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As her love interest, the Prince, Jeffrey Lloyd Roberts lacked the ideal heroic physique. He is a bulky man but this height and bulk were an advantage in the role as they emphasised Duprels' slight physique. Lloyd Roberts, though, sang the role in a princely manner. His voice is not a well upholstered Italianate one; instead he gave us burnished steel, tirelessly ringing out Dvorák's vocal lines with open tone and good line. He made us believe that the Prince was in love, befuddled by both love and magic. He and Duprels created a touching, believable couple.

As Jezibaba, the witch who enables Rusalka to change, Anne-Marie Owens made a stylish and forbidding figure. With the help of McDonald and his associated costume designer, Gabrielle Dalton, Owens made Rusalka a chilling but stylish figure with an element of Cruella de Vil to her make-up. She was definitely no cartoon ugly witch, but fearsome nonetheless. She seemed to take grim relish in the difficulties that Rusalka had moving about on land. With her famously warm tones, Anne-Marie Owens sang Jezibaba's music attractively and stylishly whilst relishing the rather gruesome business which McDonald gave her. Rusalka's change was effected with the help not only of a potion but with a meat cleaver. Afterwards Rusalka had bloody scars running up her legs and Jezibaba grimly relished pouring the bloody remains into the lake.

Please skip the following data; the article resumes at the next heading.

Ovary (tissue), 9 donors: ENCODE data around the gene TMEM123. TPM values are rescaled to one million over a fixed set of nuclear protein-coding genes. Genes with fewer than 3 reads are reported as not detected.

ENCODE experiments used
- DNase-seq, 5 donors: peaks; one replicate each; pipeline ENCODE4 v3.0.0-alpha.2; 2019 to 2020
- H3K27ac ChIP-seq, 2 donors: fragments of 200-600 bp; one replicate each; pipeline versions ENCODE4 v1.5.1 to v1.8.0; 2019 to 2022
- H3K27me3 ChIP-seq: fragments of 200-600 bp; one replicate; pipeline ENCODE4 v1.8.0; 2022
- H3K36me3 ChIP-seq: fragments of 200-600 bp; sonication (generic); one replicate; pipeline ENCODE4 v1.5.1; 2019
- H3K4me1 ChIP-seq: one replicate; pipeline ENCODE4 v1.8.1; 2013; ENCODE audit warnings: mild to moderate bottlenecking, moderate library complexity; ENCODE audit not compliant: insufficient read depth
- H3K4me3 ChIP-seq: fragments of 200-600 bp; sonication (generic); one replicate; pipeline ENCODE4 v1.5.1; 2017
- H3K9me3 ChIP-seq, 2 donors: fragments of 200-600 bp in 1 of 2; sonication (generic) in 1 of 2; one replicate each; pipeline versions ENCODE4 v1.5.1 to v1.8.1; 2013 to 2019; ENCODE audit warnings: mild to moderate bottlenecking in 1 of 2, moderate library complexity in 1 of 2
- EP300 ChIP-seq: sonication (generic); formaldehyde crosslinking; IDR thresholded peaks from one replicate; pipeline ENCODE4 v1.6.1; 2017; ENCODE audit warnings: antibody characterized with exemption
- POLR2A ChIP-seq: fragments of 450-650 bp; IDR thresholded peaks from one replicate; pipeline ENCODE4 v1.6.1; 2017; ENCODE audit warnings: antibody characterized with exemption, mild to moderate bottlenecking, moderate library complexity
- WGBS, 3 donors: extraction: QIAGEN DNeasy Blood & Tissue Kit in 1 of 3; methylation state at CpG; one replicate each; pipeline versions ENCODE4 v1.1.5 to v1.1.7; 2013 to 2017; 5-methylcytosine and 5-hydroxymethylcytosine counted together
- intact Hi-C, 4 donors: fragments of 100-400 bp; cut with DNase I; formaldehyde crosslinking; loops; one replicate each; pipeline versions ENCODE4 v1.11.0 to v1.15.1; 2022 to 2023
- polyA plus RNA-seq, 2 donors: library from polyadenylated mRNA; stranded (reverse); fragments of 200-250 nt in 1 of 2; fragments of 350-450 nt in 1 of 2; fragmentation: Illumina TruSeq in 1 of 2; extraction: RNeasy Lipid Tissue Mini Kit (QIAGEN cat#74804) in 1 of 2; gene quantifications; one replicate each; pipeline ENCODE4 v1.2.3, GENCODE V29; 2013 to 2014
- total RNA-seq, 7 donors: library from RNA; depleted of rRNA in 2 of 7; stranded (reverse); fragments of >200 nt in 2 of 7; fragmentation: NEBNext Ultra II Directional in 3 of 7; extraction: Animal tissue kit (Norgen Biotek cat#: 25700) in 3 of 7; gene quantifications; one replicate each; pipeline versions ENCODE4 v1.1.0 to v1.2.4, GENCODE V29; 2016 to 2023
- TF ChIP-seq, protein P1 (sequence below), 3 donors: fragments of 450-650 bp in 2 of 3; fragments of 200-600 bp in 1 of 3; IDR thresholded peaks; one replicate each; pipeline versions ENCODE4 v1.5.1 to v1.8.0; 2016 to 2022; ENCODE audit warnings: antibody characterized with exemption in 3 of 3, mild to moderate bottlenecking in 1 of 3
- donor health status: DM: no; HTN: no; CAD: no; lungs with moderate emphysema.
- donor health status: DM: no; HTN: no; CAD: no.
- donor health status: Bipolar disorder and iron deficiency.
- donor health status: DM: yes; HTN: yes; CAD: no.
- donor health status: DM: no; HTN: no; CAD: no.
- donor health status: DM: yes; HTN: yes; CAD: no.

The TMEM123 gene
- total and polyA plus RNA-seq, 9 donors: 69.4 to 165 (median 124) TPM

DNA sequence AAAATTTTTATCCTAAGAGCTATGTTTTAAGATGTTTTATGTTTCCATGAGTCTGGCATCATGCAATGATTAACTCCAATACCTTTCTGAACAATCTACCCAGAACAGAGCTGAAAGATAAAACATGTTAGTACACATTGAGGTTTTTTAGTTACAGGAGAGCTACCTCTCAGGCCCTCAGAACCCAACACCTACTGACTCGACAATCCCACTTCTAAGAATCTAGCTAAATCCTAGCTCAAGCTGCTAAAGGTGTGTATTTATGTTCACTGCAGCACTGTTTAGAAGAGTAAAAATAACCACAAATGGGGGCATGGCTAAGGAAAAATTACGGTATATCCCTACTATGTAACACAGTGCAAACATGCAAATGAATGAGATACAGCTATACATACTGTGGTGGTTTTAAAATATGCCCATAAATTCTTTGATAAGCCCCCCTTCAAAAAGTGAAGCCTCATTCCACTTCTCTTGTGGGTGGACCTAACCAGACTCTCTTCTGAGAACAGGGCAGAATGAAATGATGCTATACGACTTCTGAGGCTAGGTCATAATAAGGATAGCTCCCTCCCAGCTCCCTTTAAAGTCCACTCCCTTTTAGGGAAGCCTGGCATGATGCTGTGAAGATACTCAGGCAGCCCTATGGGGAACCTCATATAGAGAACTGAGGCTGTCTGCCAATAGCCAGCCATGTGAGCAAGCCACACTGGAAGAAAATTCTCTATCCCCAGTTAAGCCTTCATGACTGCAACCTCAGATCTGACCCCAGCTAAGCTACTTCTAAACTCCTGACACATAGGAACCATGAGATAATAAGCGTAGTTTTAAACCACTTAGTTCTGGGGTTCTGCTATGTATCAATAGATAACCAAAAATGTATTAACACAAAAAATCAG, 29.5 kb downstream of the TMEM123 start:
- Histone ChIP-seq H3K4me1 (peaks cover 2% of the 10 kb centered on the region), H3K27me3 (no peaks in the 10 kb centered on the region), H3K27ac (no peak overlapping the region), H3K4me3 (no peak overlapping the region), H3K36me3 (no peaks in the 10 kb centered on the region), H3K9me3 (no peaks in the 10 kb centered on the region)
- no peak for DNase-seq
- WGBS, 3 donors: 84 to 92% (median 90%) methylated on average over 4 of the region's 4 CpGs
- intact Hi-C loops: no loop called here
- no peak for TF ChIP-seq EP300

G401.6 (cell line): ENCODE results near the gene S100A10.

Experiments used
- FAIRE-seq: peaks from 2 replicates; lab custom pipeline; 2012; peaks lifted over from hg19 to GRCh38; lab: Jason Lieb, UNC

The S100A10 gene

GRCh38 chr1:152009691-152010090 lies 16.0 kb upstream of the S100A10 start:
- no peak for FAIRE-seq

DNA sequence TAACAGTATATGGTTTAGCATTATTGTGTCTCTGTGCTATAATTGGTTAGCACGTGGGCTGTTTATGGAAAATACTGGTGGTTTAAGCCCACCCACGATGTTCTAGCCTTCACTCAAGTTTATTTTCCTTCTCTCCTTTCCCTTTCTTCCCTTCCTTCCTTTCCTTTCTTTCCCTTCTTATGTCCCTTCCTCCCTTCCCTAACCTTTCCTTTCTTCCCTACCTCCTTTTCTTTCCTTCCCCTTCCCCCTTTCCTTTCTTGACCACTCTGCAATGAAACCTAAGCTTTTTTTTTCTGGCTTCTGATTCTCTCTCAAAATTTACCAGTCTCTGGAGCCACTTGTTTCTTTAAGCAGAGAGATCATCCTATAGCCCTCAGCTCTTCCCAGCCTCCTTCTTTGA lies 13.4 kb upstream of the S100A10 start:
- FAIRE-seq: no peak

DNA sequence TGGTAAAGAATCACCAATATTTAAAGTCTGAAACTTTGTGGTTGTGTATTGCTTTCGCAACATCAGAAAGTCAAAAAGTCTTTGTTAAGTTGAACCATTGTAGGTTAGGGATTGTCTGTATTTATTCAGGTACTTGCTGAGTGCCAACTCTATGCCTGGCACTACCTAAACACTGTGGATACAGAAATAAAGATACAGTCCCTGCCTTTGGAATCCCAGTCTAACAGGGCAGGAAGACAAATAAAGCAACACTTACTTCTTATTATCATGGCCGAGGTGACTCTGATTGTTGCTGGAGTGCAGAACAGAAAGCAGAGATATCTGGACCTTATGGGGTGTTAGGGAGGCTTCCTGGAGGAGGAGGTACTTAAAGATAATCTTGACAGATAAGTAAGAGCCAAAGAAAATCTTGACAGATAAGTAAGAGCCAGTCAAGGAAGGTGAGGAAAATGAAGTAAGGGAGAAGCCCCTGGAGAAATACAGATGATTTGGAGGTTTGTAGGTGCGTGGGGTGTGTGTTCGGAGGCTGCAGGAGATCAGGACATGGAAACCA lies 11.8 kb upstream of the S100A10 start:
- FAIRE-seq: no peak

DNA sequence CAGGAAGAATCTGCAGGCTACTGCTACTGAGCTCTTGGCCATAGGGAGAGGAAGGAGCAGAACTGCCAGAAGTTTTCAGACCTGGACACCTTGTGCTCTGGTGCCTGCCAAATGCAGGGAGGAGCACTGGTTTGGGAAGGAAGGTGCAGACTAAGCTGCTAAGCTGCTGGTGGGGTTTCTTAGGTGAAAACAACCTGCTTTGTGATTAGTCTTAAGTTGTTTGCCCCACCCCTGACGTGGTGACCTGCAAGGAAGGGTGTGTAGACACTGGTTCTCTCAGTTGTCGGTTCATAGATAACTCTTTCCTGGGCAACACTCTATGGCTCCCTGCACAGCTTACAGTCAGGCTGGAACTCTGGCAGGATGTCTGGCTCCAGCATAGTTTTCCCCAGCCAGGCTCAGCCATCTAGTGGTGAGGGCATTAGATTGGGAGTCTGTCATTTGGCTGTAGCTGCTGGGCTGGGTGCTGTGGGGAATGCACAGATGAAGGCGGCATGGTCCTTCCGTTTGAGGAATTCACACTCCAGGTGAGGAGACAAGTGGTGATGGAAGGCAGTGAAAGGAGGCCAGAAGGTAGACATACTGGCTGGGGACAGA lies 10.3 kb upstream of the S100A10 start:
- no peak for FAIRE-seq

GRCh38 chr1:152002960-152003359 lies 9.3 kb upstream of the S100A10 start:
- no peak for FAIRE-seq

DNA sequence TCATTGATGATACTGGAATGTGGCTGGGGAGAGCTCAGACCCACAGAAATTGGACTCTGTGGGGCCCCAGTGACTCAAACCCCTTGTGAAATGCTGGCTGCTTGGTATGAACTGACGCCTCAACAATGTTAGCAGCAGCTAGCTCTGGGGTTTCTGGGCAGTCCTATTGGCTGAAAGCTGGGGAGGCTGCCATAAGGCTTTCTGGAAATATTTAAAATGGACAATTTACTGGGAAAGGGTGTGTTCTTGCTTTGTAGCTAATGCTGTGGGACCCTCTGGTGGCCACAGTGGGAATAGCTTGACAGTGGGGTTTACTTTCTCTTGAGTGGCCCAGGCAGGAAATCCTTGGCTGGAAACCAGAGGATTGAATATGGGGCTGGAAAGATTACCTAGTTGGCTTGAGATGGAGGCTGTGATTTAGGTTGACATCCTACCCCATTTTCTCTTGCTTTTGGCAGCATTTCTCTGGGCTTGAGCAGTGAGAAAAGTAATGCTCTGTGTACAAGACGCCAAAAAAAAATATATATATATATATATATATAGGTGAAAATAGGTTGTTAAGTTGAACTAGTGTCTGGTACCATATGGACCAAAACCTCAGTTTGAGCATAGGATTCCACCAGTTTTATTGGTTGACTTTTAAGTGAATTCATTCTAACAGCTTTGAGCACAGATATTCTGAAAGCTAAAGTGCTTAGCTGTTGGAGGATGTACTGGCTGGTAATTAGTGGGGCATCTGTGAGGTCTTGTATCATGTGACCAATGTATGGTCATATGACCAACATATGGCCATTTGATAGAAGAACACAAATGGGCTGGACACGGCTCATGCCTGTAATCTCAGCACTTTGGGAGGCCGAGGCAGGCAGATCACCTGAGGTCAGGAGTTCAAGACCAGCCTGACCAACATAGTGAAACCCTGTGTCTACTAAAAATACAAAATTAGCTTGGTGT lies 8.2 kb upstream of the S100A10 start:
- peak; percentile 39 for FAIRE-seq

McDonald re-iterated this bloody image in Act 2. During the first scene, when James McOran-Campbell's handsome gamekeeper was gossiping with Arlene Rolph's sparky kitchen hand, two other characters gutted and filleted a pair of fish on stage. Then, during the ball scene, which McDonald set as a dinner party, a huge fish was served and dissected for the guests.

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Copyright © 25 June 2008 Robert Hugill, London UK


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